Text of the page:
I faced derogatory comments and insults, including being told to go back to where I came from and having my skin colour compared to excrement

An Anti Racism Summit will take place in The Millennium Hall in Cork City Hall on Friday, May 26. One of the organisers, FIONNUALA O’CONNOR, tells us about her experience of racism and the power of young voices
I faced derogatory comments and insults, including being told to go back to where I came from and having my skin colour compared to excrement

Fionnuala O'Connell of Cork Migrant Centre, at Nano Nagle Place. Picture: Clare Keogh

MOVING back to Ireland in 2010 from Liberia, I was excited to return to my father’s home, my home.

Being both Irish and Liberian, a person of mixed ethnicity, I made a promise to myself that I was not going to be defined as half Irish/half Liberian or half black/half white. Bodies cannot be split into fractions; I am lucky enough to have two homes.

During my formative years in the midlands and later in Cork, my Irish identity was frequently called into question. I faced derogatory comments and insults, including being told to go back to where I came from and having my skin colour compared to excrement. My rich Liberian heritage was reduced to stereotypes of poverty and pity.

In my current work at Cork Migrant Centre in Nano Nagle Place, I encounter young people whose families have migrated to Ireland with the hope of finding a new home. 

Sadly, these youths continue to experience rejection and exclusion in their schools and among their peers. Home should be a sanctuary of safety, welcome, and belonging.

The Irish Network Against Racism’s iReport of 2022 reveals a total of 600 reports of racism. This data demonstrates the ongoing prevalence of racist incidents in Ireland, underscoring the daily reality of discrimination experienced by individuals from marginalized groups.

The Power of Young Voices

At Cork Migrant Centre, young people have taken the lead in making Cork an inclusive anti-racist county by hosting an Anti-Racist Youth Led Summit, they are joined by a network of organisations and groups including Traveller Visibility Group (TVG) and Children and Young People Services Committee Cork (CYPSC).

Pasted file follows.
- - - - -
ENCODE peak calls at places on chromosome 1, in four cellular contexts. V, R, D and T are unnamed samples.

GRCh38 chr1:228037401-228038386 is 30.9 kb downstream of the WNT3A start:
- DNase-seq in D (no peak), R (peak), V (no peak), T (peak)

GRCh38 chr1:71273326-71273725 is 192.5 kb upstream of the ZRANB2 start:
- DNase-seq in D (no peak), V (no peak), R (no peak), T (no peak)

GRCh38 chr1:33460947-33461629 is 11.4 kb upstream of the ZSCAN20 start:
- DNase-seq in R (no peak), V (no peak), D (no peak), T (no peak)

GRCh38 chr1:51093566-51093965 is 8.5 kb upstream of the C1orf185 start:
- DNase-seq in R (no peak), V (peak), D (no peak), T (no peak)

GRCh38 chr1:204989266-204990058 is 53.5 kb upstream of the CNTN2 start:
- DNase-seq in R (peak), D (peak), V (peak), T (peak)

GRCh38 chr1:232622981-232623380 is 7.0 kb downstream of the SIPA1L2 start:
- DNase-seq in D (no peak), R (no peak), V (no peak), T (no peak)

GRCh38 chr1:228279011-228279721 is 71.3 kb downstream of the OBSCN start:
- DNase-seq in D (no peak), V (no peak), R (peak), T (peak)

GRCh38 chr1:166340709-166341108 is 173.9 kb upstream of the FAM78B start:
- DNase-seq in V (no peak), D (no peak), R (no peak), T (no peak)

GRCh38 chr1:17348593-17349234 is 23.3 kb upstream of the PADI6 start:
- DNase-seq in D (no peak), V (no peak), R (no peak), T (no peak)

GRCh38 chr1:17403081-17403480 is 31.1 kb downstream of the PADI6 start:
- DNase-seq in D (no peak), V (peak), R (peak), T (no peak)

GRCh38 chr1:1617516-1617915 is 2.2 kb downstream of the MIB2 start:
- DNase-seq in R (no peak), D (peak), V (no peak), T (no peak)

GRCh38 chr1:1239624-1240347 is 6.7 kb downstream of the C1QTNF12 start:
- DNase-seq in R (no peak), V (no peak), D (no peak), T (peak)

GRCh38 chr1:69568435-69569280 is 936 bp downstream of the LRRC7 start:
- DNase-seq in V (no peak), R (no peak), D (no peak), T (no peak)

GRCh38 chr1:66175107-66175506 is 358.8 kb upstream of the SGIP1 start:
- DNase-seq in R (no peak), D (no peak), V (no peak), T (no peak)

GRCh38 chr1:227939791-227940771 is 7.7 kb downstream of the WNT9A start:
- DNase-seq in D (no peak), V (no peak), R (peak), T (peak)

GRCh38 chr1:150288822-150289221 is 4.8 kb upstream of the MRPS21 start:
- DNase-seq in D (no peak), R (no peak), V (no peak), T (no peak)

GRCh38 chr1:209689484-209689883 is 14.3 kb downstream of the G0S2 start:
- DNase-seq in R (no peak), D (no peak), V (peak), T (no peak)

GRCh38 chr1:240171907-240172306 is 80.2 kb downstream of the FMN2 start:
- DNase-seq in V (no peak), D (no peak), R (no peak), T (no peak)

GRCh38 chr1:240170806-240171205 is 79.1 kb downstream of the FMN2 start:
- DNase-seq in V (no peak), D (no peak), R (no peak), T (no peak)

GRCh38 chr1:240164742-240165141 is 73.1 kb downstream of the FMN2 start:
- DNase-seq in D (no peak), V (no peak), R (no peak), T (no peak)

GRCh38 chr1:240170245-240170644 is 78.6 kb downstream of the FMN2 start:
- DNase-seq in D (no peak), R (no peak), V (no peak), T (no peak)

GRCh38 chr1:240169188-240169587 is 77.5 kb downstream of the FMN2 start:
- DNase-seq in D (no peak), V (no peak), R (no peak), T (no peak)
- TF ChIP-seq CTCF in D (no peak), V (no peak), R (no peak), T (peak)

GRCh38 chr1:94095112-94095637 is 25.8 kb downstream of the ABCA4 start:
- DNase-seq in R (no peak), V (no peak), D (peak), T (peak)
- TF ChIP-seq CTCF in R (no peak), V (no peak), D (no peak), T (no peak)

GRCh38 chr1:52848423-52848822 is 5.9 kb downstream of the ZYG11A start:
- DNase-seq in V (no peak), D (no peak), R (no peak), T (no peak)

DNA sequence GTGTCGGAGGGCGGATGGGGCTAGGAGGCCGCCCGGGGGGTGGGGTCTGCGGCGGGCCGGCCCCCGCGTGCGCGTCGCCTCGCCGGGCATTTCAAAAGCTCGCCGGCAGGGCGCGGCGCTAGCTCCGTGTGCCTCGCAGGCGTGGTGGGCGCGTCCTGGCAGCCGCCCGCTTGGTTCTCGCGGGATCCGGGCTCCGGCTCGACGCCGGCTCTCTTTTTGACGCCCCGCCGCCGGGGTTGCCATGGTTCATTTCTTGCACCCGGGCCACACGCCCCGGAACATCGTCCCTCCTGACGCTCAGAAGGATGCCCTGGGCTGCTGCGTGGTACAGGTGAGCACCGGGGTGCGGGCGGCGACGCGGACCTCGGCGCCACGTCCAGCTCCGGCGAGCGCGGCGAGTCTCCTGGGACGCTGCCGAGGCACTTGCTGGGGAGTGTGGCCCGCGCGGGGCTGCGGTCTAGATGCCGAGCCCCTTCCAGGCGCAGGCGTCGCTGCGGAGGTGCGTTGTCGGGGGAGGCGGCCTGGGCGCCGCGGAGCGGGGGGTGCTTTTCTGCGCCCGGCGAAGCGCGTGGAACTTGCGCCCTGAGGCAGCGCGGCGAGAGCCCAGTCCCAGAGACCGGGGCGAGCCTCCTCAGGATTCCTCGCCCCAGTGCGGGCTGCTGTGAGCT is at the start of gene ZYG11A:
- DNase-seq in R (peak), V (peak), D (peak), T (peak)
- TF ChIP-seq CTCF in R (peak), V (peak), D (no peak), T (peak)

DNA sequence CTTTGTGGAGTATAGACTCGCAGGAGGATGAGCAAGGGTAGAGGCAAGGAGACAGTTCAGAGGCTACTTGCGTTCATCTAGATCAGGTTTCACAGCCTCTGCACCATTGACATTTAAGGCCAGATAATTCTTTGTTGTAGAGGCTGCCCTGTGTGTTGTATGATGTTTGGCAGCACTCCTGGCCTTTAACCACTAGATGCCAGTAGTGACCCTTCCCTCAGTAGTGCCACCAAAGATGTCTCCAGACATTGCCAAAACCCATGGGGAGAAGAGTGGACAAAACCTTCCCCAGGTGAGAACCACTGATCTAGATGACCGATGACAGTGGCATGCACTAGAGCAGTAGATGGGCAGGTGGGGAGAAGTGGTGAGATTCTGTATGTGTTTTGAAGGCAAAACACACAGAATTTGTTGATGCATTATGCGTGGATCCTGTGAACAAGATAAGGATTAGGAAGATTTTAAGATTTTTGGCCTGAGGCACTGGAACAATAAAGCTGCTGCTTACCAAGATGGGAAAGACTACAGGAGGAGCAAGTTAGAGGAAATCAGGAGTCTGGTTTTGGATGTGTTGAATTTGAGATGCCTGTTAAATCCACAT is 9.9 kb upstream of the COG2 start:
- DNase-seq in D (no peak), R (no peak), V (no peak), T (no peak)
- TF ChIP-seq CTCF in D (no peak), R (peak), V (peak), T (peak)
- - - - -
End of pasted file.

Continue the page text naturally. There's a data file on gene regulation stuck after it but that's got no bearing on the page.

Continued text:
The younger generation’s initiative in combating racism and promoting diversity brings hope to the struggle against discrimination. However, their efforts require support from attentive and proactive individuals who are willing to listen to and act upon their voices.

It is essential that young people’s voices are heard in the fight against racism. They are the future leaders of Ireland, and their attitude toward diversity and inclusivity will shape the country’s future. By promoting education on multiculturalism for teachers in training, racial bullying policies in school, and creating a safe space for conversation on race, Ireland can become a more welcoming and inclusive society. The value of young people’s contributions in creating a more equitable and just society cannot be overstated.

What can you do?

Solidarity involves standing in support of those who are experiencing oppression and committing to taking action to address the issues they face. It is important to recognise that racism is not just a problem for the individuals who experience it, but for society as a whole. By denying others their humanity, we risk losing our own in the process. By showing solidarity, we acknowledge that racism affects all of us and commit to working together to create a more equitable and just society.

To be effective allies and show solidarity, it is important to listen to the experiences of those who are affected by racism. It is not enough to simply say that we are against racism; we must actively work to dismantle the systems that perpetuate it, systems that we benefit from. This involves educating ourselves, speaking out against racist attitudes and behaviours, and advocating for policy changes that promote equality and justice. It is about recognising the humanity in each other.

Written by Fionnuala O’Connell, Youth Coordinator of Cork Migrant Centre.

Fionnuala is a board member of INAR, Artist and graduate honors degree in International Development and Food Policy.

She is a founding member of the CMC Youth Initiative Against Racism, working to support young people through coordinating activities, capacity building, mentoring, etc.

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